BISMARCK, N.D. (KFYR) – A group of landowners in North Dakota got a big win against the oil and gas industry last week.
Landowners should be compensated for the use of porous cavities under their land, according to the North Dakota Supreme Court.
“It’s a big win and as the court system said, one of the most egregious forms of taking is a physical invasion, and that’s what they were kind of doing here was allowing people to physically invade your property and store something there,” said Troy Coons, chairman of the Northwest Landowners Association.
In 2019, the State Legislature passed a law that said landowners didn’t need to be compensated for the use of their pore space, which the petroleum industry uses to inject saltwater for enhanced oil recovery or permanent storage.
“For an individual landowner with a disposal well, you could be talking several hundred thousand dollars per year to millions of dollars annually,” said Derrick Braaten, owner of Braaten Law Firm and counsel for the Northwest Landowners Association.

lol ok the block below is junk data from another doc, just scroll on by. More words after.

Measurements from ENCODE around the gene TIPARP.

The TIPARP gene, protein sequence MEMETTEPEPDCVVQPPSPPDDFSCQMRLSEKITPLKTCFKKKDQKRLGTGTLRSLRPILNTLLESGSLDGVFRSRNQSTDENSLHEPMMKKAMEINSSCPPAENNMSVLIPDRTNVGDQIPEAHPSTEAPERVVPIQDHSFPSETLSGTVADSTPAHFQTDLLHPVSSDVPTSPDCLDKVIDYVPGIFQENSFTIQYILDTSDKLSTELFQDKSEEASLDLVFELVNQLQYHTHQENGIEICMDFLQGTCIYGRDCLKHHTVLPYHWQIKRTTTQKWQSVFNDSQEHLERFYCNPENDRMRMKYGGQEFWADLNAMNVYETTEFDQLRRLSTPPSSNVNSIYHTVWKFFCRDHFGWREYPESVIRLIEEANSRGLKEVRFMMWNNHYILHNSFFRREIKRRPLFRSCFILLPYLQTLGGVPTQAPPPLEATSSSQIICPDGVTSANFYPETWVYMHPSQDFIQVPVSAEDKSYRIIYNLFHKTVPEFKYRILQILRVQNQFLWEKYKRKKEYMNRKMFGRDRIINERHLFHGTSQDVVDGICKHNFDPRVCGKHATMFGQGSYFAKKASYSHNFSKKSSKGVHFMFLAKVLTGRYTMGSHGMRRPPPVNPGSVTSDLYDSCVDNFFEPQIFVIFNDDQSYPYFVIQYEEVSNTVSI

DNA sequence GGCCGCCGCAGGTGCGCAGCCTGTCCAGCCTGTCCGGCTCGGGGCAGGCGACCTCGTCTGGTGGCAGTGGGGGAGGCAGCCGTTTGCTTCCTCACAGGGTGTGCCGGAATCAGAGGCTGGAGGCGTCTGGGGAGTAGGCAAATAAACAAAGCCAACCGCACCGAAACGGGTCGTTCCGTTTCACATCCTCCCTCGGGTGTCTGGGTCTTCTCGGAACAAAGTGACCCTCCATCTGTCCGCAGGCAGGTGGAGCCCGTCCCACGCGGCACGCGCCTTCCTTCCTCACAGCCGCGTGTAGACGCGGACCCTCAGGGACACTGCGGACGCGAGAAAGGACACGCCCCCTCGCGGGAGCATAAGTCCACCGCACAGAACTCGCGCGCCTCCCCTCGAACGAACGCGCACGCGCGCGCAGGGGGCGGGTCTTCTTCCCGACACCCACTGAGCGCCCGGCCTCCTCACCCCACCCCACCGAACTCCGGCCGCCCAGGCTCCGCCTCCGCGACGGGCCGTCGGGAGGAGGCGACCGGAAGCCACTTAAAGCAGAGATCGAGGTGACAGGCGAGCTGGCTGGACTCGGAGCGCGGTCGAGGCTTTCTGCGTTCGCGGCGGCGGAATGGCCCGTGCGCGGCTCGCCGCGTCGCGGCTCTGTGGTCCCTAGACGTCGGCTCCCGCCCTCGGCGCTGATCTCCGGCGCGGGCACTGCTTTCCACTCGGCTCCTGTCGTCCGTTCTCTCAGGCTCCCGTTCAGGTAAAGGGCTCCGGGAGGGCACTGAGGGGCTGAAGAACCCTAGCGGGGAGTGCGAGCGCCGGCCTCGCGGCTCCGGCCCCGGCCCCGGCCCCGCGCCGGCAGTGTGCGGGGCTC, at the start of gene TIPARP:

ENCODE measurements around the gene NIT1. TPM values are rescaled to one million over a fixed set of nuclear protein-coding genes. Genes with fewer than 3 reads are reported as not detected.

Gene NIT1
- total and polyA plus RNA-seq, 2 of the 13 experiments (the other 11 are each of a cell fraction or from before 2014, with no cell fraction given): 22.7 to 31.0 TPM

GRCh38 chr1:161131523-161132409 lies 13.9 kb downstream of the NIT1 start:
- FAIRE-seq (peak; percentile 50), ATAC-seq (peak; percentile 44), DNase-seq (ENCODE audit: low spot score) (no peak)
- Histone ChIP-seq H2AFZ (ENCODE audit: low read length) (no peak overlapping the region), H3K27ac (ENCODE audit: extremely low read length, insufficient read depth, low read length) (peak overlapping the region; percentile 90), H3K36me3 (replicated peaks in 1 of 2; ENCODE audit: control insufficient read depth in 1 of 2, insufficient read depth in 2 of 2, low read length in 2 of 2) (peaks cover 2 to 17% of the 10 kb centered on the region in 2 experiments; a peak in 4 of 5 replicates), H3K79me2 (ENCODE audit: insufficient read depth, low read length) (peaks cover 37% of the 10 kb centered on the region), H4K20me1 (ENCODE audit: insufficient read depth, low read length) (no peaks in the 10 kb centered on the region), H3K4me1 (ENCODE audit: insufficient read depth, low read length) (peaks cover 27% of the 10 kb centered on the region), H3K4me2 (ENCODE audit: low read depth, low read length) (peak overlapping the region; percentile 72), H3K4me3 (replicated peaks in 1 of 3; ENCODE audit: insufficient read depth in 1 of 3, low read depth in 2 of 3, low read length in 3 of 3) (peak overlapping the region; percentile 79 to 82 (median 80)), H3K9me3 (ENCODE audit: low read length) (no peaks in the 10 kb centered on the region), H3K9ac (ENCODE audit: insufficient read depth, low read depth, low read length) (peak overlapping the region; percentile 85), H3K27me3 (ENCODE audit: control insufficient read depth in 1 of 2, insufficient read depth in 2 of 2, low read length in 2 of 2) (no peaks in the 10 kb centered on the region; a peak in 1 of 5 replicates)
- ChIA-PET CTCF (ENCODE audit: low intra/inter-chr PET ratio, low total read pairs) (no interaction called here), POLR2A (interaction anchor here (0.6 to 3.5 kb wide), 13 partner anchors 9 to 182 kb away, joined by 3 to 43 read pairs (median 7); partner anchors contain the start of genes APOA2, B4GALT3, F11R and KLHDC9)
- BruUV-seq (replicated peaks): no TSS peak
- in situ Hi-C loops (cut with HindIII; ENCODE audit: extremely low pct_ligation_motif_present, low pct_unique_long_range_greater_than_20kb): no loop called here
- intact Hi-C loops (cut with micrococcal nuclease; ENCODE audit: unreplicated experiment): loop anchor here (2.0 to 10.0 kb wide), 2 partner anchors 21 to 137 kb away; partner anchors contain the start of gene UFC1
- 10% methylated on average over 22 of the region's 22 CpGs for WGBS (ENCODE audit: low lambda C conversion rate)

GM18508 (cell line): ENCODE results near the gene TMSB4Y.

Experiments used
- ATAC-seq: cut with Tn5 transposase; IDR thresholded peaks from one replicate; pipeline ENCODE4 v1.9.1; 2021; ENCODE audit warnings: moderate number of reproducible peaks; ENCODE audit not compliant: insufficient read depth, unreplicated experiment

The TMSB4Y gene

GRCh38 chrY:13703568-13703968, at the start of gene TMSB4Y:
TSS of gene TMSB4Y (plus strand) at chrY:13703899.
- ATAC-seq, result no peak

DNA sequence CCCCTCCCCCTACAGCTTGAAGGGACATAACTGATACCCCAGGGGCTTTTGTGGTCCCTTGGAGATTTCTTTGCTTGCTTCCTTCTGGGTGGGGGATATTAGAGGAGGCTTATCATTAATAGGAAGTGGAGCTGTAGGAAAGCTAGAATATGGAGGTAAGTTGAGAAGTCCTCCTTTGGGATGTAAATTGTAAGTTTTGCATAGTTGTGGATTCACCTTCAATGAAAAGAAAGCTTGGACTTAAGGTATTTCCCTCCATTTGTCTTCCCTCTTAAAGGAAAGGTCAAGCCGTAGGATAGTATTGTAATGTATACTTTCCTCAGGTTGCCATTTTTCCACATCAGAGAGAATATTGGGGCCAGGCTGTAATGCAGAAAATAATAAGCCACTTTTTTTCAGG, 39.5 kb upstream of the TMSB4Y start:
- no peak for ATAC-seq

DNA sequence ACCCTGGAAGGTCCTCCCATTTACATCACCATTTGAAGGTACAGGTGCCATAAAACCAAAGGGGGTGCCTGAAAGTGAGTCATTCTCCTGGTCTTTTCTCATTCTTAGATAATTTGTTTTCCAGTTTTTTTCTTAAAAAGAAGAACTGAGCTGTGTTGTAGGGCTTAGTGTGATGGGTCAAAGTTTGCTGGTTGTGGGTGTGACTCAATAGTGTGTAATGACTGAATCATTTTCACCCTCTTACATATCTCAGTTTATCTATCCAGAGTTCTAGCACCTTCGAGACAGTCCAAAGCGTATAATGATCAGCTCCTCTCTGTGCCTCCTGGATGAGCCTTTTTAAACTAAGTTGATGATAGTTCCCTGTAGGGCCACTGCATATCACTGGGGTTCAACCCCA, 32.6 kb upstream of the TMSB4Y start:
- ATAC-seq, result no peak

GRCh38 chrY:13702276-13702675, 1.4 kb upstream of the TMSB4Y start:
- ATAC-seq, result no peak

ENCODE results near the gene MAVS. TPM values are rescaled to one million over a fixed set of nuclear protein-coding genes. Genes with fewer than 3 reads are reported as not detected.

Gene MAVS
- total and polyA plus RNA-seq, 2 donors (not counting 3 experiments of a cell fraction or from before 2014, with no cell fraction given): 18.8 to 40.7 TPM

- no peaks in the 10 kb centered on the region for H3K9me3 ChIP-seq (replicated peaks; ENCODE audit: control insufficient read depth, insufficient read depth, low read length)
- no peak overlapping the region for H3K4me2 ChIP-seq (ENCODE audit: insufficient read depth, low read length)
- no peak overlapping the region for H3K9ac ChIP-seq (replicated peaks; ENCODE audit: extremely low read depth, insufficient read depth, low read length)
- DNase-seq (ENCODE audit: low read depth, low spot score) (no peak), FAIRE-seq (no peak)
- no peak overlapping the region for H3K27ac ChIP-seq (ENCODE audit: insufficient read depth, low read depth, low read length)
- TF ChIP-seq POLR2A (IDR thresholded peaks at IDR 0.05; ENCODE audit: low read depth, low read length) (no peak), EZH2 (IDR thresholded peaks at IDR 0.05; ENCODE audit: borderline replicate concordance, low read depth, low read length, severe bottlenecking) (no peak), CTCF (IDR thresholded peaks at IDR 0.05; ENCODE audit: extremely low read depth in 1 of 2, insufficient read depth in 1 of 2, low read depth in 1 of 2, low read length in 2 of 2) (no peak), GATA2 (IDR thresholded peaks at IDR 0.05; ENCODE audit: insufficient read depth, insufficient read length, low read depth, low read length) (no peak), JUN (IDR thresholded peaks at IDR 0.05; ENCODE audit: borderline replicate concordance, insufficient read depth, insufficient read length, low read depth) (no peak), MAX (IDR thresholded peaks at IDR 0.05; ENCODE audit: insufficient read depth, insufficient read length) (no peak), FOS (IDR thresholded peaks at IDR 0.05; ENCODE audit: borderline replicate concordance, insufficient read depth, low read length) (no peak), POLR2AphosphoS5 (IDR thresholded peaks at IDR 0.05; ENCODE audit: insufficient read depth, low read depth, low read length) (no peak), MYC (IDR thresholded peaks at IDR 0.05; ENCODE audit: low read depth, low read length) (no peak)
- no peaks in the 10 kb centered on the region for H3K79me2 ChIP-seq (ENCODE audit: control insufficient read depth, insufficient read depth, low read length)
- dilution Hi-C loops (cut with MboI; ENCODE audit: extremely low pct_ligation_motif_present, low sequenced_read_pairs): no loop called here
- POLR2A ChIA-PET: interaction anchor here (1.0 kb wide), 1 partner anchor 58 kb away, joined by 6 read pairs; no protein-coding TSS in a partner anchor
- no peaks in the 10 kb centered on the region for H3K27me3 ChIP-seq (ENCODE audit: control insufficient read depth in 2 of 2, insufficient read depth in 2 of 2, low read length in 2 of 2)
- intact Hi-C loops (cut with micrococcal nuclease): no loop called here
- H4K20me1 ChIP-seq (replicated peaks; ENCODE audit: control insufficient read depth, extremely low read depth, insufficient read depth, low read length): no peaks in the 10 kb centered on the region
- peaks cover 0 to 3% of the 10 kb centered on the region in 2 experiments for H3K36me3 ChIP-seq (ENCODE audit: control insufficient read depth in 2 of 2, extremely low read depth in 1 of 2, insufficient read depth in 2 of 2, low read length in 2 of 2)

Pore space issues can be complex, and the primary sponsor of the 2019 bill says the purpose of the legislation was to clear things up for all parties involved.
“We were the first state to try and tackle pore space ownership and responsibilities in the Century Code. The original purpose of the legislation was to provide some clarity in the law for surface owners of pore space as well as for industry who is producing oil and gas,” said Sen. Jessica Bell, representing Beulah.
As for how the Legislature will work to clarify pore space issues moving forward, it’s unclear.
Wednesday, the Northwest Landowners Association is seeking more than a $250,000 in lawyers’ fees from the years-long legal battle.
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